The Atlantic port city of Essaouira, an 18th-century fortress and a UNESCO site, is not only an incredibly beautiful destination but, a cradle of the arts with a mystical and spiritual culture (the Gnawa) that originated out of Sub-Saharan Africa. For the past four years, I have attended the Gnaoua World Music Festival (every May/June depending on Ramadan) which is a celebration of the culture and the music, along with other musicians, that come from all over the world to play and experience the Gnawa. Together, the artists and the Gnawa musicians, create a musical fusion that’s a vibrant display of mesmerizing rhythms. (Locals also say that Jimi Hendrix came to Essaouira, back in the 70’s, to experience the Gnawa vibes and now I understand why.)
In addition to the sights and sounds of the festival, Essaouira, with its temperate climate all year round, is memorable in its own right. Between the constant wind from the sea (breezing through the maze-like whitewashed medina), the chirping chants of the seagulls, the Islamic call to prayer each day (called out by a muezzin), and the lingering scents of pastries, oils, spices, tagines, fresh seafood, and mint tea, everything around you ignites your senses and you truly feel like you are in another world. You can spend your days wandering through the medina (where there are no cars but, occasional hand pushed carts) shopping/bartering at the souks, admiring artisan’s work, climbing up on the ramparts and the port, listening to live music, sipping tea/coffee in cafes or the courtyards of the riads, or even kitesurfing/windsurfing on the beach. In the evening, you can dine at an outdoor cafe or rooftop, overlooking the ocean, or in a secluded restaurant on cushions and pillows, tucked into a quiet and intimate little setting. Something about this city, the Gnaoua culture, and the people draws you in, whispers secrets to you in the wind, and lures you back again and again.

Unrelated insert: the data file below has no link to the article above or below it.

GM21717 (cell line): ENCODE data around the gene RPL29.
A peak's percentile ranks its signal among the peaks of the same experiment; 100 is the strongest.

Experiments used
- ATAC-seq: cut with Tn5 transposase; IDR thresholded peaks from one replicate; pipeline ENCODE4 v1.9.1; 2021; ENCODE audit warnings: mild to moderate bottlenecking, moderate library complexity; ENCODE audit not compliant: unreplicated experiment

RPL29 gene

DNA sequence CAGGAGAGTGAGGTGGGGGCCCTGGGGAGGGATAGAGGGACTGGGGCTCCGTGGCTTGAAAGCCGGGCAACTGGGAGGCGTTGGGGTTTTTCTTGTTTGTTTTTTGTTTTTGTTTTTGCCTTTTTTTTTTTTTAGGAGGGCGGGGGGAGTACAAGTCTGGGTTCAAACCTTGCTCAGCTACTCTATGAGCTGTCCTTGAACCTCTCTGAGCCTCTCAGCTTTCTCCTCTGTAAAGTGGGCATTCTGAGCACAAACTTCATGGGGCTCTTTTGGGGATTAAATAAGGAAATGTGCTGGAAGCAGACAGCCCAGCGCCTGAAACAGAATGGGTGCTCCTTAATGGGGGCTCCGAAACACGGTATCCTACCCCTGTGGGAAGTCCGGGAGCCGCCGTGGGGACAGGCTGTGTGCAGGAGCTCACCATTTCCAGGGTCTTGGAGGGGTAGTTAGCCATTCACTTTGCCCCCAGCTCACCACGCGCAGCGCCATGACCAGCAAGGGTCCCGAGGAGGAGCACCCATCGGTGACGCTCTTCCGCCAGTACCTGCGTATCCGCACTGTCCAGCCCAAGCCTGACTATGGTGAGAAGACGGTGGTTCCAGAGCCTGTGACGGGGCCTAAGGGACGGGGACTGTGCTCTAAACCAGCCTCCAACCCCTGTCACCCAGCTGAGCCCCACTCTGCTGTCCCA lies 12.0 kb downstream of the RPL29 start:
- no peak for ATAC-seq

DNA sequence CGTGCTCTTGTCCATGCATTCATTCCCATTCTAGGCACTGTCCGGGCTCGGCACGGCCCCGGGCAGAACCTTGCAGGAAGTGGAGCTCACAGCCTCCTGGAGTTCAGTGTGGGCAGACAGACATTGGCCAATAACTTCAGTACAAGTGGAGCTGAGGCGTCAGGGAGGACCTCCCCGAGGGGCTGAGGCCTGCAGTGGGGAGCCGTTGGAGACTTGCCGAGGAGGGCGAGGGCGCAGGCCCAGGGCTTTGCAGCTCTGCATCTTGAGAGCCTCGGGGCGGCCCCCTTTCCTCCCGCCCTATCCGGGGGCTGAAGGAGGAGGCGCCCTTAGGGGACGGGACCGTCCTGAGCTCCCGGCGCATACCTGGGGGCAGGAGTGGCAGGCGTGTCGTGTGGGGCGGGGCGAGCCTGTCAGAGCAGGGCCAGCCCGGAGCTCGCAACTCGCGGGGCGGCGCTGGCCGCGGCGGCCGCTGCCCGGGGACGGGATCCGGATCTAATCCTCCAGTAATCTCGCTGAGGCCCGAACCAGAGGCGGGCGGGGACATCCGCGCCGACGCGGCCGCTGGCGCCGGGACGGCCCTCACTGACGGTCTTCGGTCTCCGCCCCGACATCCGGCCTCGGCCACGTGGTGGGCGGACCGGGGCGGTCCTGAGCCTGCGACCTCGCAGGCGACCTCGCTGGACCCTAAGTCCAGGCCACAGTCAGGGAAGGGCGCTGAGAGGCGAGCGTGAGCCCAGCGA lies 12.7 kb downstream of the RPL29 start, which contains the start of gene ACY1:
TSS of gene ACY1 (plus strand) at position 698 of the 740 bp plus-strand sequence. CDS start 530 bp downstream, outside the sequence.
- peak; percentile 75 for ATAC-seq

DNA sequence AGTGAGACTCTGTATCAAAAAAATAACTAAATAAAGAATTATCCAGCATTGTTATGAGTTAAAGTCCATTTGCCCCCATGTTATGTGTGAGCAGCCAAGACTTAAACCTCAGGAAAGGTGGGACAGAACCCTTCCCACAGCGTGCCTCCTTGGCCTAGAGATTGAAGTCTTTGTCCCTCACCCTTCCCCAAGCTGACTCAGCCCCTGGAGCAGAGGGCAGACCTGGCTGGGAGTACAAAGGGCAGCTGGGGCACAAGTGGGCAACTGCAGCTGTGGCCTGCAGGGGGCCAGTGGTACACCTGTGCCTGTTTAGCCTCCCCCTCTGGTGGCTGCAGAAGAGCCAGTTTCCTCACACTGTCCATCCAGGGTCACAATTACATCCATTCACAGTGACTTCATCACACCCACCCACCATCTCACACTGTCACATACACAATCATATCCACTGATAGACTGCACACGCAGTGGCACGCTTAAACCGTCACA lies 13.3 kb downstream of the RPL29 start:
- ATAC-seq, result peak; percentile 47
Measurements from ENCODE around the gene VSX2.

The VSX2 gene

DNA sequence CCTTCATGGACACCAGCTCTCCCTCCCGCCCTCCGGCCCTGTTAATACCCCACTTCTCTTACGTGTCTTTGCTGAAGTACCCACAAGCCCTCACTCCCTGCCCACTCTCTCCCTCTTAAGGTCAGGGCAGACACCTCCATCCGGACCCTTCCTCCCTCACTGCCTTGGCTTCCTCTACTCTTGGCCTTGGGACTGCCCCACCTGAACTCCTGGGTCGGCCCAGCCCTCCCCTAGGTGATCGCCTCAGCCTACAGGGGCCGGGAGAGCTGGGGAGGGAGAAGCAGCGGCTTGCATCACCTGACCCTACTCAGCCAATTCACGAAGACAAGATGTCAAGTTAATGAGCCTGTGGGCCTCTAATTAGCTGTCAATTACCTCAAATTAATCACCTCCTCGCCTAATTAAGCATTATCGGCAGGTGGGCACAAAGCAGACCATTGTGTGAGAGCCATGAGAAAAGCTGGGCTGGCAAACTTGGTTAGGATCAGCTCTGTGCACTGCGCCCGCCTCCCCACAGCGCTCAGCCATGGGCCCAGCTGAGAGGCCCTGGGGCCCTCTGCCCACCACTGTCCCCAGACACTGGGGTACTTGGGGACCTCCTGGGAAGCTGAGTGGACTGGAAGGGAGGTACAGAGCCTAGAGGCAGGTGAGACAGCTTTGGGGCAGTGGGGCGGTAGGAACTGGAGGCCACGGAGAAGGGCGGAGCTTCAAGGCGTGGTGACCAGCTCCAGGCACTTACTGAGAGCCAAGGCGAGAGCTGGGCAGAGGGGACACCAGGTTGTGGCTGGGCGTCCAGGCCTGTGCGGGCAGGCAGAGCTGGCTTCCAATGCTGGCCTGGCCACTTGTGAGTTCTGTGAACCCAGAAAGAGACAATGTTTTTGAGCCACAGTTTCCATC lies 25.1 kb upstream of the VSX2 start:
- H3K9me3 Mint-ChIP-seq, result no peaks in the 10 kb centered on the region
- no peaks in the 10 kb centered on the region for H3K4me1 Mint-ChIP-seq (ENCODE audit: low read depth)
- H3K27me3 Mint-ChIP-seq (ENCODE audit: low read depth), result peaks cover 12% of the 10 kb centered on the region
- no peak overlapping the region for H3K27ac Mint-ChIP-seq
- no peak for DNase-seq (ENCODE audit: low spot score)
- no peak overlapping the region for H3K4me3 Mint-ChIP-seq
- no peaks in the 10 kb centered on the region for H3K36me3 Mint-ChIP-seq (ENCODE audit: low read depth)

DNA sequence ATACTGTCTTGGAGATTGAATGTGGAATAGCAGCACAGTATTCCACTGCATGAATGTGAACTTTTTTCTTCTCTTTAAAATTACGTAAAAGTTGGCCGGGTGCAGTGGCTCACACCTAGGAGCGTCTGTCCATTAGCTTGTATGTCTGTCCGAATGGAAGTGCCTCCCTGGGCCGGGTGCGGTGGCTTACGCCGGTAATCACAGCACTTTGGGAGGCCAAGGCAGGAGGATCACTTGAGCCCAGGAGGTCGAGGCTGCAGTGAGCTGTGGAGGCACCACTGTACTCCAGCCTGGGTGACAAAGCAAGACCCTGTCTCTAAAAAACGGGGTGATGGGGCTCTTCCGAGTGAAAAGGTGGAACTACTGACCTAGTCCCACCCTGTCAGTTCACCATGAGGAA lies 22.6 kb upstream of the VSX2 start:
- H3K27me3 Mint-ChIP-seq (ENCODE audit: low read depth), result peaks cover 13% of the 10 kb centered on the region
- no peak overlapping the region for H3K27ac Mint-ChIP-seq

Marrakesh, about a 2-1/2 to 3-hour drive from Essaouira, heading east towards the desert, is an easy and absolutely worthwhile destination to combine into one trip. The highways and rest stops are actually quite nice, and both cities are equally charming. Marrakesh has a very large and a “reddish clay” looking medina with a more bustling epicenter and a very large main square (Jemma El Fina) complete with snake charmers and monkey handlers. The medina is so large, it’s easy to get a little lost, especially if you want to. This year we opted to stay in a riad within the medina, a bit further from the main square and located through quite a few winding alleyways but, it was well worth the extra walk. Tucked away behind a small rounded door, was a spacious property with a beautiful courtyard, complete with palm trees, fountains, balconies, and a rooftop terrace. A little piece of paradise in one of the oldest medinas in the country.
The next time I go, I need to see the desert, camp with the Bedouins and then head to the north, and to mountains, to Fes, Tangier, Chefchaouan, and much more.
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